The Amaretto cake was made in a similar way to a Victoria Sponge with the four main ingredients- butter, sugar, self raising flour and eggs. Added to this were some crushed Amaretti biscuits.  I had bought a box of these a couple of months ago when I planned to make the cake and not got round to it.  Judging by my sweet tooth standards and my kids’ reputation for cleaning out the baking cupboard full of treats, I was gobsmacked the biscuits were still there in an unopened packet!

The mixture was soon made up in my KitchenAid mixer and placed into two sandwich tins.  They went into the oven for about 20 to 25 minutes.  Trouble was as I was rushing round I forgot to set my timer going and also didn’t look at the clock to see what time the cakes went in.  I ended up having to guess.  I think the cakes were slightly overdone as they had come away from the tin at the edge.  Oh dear.

Once the cakes had cooled and had been removed from the tin, I spread the Amaretto cream on one of the layers and then sandwiched them together.  It was very tempting to stick my finger in the bowl of cream and have a sneaky taste.

In the Clandestine Cake Club Cookbook, Carmela’s gorgeous cake is pictured with a cocoa powder star on top. I did not have a cake stencil big enough for the top of my cake so I just got out my sieve.  It didn’t look very professional but it did taste lovely. To me, that is what really matters!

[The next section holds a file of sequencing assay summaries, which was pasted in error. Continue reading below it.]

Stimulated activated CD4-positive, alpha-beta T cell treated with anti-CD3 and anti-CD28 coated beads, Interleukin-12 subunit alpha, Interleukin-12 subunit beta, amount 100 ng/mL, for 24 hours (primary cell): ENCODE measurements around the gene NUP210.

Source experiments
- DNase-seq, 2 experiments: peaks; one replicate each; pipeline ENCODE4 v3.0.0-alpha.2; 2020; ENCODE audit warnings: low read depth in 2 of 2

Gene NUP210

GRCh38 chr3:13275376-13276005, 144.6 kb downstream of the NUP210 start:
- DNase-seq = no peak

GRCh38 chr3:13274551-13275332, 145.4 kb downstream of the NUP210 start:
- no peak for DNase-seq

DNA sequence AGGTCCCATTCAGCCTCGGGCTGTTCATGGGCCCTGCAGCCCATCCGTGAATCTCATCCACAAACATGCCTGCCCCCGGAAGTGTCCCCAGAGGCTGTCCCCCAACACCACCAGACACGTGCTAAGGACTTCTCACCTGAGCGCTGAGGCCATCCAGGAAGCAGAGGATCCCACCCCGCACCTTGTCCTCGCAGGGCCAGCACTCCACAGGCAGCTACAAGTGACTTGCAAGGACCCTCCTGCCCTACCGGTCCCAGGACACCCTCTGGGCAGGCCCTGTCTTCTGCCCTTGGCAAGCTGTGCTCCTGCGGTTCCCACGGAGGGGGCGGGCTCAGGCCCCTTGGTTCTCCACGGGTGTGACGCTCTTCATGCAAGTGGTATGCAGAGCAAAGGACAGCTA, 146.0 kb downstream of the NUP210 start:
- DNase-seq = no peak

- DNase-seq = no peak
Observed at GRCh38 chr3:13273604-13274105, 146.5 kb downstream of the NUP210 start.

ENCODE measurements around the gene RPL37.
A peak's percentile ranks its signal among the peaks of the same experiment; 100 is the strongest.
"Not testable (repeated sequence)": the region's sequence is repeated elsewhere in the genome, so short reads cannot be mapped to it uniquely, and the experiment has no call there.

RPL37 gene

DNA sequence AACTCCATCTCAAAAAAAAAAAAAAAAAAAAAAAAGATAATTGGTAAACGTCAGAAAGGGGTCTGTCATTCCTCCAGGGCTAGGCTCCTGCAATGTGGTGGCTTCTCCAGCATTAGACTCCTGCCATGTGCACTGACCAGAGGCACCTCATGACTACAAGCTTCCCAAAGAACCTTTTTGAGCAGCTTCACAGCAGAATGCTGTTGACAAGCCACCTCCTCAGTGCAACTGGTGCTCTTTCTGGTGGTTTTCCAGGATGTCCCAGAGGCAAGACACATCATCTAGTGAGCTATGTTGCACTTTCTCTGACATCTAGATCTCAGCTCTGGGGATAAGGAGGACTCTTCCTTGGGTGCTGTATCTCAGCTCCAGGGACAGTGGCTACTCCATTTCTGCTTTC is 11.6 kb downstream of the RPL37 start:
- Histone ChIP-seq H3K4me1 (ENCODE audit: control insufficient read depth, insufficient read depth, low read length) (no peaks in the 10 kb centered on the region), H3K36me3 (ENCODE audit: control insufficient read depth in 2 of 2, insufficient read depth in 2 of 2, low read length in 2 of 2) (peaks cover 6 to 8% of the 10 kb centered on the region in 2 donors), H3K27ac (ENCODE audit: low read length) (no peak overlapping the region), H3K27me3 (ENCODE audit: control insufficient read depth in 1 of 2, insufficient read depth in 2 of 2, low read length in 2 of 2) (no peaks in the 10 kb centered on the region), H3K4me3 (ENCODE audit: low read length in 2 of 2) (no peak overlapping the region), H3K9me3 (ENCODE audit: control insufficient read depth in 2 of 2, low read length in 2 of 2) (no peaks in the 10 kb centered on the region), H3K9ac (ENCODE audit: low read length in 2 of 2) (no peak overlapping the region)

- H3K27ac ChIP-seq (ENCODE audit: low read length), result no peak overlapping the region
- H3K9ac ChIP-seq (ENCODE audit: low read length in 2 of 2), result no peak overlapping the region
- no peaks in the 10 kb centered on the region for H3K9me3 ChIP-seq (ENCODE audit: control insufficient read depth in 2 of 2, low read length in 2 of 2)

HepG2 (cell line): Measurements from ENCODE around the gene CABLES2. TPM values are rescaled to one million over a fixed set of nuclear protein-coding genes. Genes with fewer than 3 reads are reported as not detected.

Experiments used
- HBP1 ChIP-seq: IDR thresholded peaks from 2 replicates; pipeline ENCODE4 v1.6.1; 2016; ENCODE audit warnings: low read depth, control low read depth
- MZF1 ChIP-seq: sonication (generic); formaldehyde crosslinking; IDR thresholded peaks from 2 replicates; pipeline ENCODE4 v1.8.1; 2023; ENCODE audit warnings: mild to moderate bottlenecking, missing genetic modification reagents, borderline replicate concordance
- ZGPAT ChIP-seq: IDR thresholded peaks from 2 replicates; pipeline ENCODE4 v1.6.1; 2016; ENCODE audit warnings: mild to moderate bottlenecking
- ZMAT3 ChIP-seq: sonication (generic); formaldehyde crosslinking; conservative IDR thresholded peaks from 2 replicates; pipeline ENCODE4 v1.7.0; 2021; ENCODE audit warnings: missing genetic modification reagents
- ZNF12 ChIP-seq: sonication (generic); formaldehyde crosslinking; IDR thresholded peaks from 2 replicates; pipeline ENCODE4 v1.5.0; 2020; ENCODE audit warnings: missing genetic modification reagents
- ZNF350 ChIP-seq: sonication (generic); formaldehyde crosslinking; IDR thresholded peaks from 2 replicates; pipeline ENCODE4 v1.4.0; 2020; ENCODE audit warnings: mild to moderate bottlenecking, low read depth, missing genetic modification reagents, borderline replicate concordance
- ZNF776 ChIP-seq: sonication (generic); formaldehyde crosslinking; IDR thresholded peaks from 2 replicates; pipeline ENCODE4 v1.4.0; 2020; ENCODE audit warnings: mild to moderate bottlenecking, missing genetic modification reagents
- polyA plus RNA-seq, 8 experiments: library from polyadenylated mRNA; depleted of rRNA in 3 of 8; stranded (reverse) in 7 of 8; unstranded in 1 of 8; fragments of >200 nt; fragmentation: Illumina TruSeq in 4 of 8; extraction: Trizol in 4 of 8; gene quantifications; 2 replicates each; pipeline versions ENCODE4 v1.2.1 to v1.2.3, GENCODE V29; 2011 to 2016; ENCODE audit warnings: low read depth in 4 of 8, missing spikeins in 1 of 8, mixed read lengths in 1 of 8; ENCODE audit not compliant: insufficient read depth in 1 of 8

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The finished Amaretto Cream Cake. Sandwiched together with luscious Amaretto whipped cream and finished with a dusting of cocoa powder.
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The inside of the cake. Lots of cream filling inside, just how I like it!
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A slice for Sunday lunch dessert. It was delicious.

Mocha Marble Cake from The Clandestine Cake Club Cookbook.

A couple of weeks ago I was looking for a quick pudding or dessert to bake for Sunday lunch.  I had always wanted to bake the Mocha Marble Cake from The Clandestine Cake Club Cookbook after tasting it when my friend had made it for one of our local cake club events.  It had gone down very well with everyone who tried a slice of it (me included!). Not only did it taste good but it looked good too.  Three months later and I finally got round to baking this scrumptious cake.  I knew all of my family would like it so I was onto a winner.

Here’s how it was made:

The two flavourings needed to make the Mocha Marble Cake.  One contains cocoa powder dissolved in boiling water, the other contains coffee granules also dissolved in water.